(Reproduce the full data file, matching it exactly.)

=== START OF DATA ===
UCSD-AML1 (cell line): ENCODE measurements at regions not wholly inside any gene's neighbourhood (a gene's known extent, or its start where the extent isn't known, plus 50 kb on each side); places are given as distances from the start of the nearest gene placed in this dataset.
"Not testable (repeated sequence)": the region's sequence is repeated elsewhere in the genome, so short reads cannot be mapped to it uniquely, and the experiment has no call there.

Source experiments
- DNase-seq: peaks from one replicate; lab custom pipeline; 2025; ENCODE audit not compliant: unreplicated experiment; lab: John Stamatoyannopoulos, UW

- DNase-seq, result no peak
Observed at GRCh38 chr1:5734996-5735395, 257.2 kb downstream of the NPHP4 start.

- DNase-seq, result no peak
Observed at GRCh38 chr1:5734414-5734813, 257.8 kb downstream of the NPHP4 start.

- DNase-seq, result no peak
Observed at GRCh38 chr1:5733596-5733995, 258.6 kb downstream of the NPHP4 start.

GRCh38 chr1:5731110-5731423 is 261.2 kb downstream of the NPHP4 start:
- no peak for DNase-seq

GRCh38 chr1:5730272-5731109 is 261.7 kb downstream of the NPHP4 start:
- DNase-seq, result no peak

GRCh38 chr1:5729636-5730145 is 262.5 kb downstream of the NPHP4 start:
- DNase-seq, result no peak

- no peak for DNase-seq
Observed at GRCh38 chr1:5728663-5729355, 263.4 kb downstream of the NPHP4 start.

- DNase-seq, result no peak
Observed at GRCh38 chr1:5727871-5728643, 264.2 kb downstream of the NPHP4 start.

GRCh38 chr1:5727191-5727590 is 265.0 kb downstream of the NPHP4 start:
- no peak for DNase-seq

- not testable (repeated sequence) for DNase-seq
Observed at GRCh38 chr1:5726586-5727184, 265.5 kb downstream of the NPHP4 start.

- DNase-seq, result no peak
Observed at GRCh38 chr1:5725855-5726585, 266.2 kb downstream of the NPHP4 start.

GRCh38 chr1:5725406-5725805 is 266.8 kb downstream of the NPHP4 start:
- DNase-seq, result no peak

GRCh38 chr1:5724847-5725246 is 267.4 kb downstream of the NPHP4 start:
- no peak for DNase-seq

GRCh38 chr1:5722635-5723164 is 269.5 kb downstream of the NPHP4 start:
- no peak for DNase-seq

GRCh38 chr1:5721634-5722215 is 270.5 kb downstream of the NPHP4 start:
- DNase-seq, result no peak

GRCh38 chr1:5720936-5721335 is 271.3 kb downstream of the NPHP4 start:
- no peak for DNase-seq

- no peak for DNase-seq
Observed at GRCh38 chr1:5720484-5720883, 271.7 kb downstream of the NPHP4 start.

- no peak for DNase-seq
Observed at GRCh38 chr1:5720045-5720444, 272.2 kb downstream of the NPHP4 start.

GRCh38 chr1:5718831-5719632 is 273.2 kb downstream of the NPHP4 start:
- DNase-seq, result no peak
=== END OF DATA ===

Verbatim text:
UCSD-AML1 (cell line): ENCODE measurements at regions not wholly inside any gene's neighbourhood (a gene's known extent, or its start where the extent isn't known, plus 50 kb on each side); places are given as distances from the start of the nearest gene placed in this dataset.
"Not testable (repeated sequence)": the region's sequence is repeated elsewhere in the genome, so short reads cannot be mapped to it uniquely, and the experiment has no call there.

Source experiments
- DNase-seq: peaks from one replicate; lab custom pipeline; 2025; ENCODE audit not compliant: unreplicated experiment; lab: John Stamatoyannopoulos, UW

- DNase-seq, result no peak
Observed at GRCh38 chr1:5734996-5735395, 257.2 kb downstream of the NPHP4 start.

- DNase-seq, result no peak
Observed at GRCh38 chr1:5734414-5734813, 257.8 kb downstream of the NPHP4 start.

- DNase-seq, result no peak
Observed at GRCh38 chr1:5733596-5733995, 258.6 kb downstream of the NPHP4 start.

GRCh38 chr1:5731110-5731423 is 261.2 kb downstream of the NPHP4 start:
- no peak for DNase-seq

GRCh38 chr1:5730272-5731109 is 261.7 kb downstream of the NPHP4 start:
- DNase-seq, result no peak

GRCh38 chr1:5729636-5730145 is 262.5 kb downstream of the NPHP4 start:
- DNase-seq, result no peak

- no peak for DNase-seq
Observed at GRCh38 chr1:5728663-5729355, 263.4 kb downstream of the NPHP4 start.

- DNase-seq, result no peak
Observed at GRCh38 chr1:5727871-5728643, 264.2 kb downstream of the NPHP4 start.

GRCh38 chr1:5727191-5727590 is 265.0 kb downstream of the NPHP4 start:
- no peak for DNase-seq

- not testable (repeated sequence) for DNase-seq
Observed at GRCh38 chr1:5726586-5727184, 265.5 kb downstream of the NPHP4 start.

- DNase-seq, result no peak
Observed at GRCh38 chr1:5725855-5726585, 266.2 kb downstream of the NPHP4 start.

GRCh38 chr1:5725406-5725805 is 266.8 kb downstream of the NPHP4 start:
- DNase-seq, result no peak

GRCh38 chr1:5724847-5725246 is 267.4 kb downstream of the NPHP4 start:
- no peak for DNase-seq

GRCh38 chr1:5722635-5723164 is 269.5 kb downstream of the NPHP4 start:
- no peak for DNase-seq

GRCh38 chr1:5721634-5722215 is 270.5 kb downstream of the NPHP4 start:
- DNase-seq, result no peak

GRCh38 chr1:5720936-5721335 is 271.3 kb downstream of the NPHP4 start:
- no peak for DNase-seq

- no peak for DNase-seq
Observed at GRCh38 chr1:5720484-5720883, 271.7 kb downstream of the NPHP4 start.

- no peak for DNase-seq
Observed at GRCh38 chr1:5720045-5720444, 272.2 kb downstream of the NPHP4 start.

GRCh38 chr1:5718831-5719632 is 273.2 kb downstream of the NPHP4 start:
- DNase-seq, result no peak